Saving Barns

April 9, 2013

This evening at Council, we removed the Hart Barn at 132 Harts Lane from the city’s Heritage Register. It was disheartening, but necessary. The barn was structurally unsound and the best possible future is to retain, preserve and reuse its architectural elements in the potential new subdivision that is being proposed. Thankfully, the barn’s new owner is someone who understand there is an aesthetic and economic value to integrating heritage into a community; that people respond and appreciate something out of the ordinary.

It didn’t have to be that way. If this barn had been identified for adaptive re-use many years ago and if the city and the owner had taken steps to ensure it was maintained to a minimum structural standard, perhaps the barn might have had a new chance at a new life today.

Not all heritage structures are worthy of saving. But the ones that are worthy should be protected. Allowing “demolition by neglect” is simply not acceptable for a municipality. Failing to take appropriate measures to maintain and conserve heritage assets that we, as a community, have determined are in the public interest to save, is irresponsible. Would we stand by and watch a wetland be drained, or an endangered species be removed, or the river be polluted?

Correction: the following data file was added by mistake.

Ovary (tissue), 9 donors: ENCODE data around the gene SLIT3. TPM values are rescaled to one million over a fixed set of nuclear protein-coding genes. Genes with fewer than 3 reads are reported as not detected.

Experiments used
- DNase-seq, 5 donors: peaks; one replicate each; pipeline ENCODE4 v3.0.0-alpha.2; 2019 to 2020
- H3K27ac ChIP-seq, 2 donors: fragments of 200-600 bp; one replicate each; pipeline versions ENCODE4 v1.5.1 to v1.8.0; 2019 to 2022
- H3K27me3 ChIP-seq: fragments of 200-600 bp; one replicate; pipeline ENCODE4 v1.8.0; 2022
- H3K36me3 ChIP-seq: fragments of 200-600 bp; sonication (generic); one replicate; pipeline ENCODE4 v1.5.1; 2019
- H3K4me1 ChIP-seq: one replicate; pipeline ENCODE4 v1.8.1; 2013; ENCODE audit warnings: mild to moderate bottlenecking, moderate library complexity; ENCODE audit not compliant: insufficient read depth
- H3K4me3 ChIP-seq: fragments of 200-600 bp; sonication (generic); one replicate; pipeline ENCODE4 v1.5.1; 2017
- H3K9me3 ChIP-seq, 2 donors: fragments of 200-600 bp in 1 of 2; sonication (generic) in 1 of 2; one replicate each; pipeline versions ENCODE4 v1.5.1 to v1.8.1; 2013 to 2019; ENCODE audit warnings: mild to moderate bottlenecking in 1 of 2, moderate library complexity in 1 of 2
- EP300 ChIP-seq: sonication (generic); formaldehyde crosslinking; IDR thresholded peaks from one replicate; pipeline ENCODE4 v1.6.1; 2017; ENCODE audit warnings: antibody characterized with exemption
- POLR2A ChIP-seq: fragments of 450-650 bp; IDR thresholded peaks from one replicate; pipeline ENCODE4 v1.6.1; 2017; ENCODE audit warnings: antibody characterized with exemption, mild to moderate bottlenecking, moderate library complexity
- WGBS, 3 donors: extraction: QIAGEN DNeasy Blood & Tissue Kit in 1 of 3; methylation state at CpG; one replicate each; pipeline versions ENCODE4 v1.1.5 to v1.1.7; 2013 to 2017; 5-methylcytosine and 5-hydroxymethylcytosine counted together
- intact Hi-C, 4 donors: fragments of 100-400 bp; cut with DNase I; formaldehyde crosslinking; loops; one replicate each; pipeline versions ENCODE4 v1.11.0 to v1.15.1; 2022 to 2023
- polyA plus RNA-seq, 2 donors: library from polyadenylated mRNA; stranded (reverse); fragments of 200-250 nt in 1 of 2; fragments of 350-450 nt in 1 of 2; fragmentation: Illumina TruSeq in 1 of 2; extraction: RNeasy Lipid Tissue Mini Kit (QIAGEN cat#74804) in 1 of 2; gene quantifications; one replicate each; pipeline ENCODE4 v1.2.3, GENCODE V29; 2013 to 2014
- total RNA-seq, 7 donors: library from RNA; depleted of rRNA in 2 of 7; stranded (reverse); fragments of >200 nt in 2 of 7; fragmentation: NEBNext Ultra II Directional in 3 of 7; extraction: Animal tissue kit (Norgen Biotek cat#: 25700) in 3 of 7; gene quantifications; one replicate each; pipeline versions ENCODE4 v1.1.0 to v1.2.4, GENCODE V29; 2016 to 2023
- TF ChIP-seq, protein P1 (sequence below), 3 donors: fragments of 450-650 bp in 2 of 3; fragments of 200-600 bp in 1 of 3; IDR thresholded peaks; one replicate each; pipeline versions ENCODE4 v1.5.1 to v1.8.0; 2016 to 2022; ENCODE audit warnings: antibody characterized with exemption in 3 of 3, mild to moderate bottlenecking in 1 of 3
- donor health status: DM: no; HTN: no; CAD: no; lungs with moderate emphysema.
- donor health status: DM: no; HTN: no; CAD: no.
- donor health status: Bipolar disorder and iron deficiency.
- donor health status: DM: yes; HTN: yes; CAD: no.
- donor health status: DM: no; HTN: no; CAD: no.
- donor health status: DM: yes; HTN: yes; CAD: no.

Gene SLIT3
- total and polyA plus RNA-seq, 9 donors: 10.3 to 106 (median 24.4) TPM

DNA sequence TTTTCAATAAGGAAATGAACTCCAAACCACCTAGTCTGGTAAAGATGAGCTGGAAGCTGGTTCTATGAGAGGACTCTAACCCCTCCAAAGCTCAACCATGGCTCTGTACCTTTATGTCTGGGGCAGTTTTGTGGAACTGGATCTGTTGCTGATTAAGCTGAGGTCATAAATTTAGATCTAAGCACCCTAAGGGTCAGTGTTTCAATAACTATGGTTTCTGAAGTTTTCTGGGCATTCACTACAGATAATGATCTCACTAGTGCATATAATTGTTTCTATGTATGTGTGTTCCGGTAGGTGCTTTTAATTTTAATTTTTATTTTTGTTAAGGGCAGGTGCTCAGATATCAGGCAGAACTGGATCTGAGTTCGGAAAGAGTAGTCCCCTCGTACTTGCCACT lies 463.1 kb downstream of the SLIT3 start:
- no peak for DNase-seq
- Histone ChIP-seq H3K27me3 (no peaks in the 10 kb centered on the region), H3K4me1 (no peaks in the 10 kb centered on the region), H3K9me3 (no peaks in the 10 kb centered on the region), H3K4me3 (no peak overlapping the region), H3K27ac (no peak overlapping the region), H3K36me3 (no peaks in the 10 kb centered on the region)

We have only a handful of barns left in the city. I can think of three privately owned barns that are worthy of saving. I know that two of them are in excellent shape and lovingly cared for by both previous and current owners. The third could use some TLC, but is not too far gone to save. With appropriate incentives, the owner may see the value in future retention and adaptive re-use. There are other barns that are not likely to be saved, and while that is disappointing, I have to face reality.

To save a barn, we need three things: a) a future use, b) a community who values having a barn as part of its urban landscape, and c) an owner who understands its value.

I think we have (b) and (c) already in place in the three barns that I believe are worth saving. So let’s talk about (a) future use. What can you do with an old barn? Believe it or not, the possibilities are wide open. We already have several former barns in the city that have been successfully converted – apartments on Bagot Street, offices in the former U of G sheep barn, and the Drill Hall on Wyndham was a former industrial building — and that is just the beginning. Here’s a few other cool ideas ….

Barn Again:  New Uses for Old Barns  acorn_pg9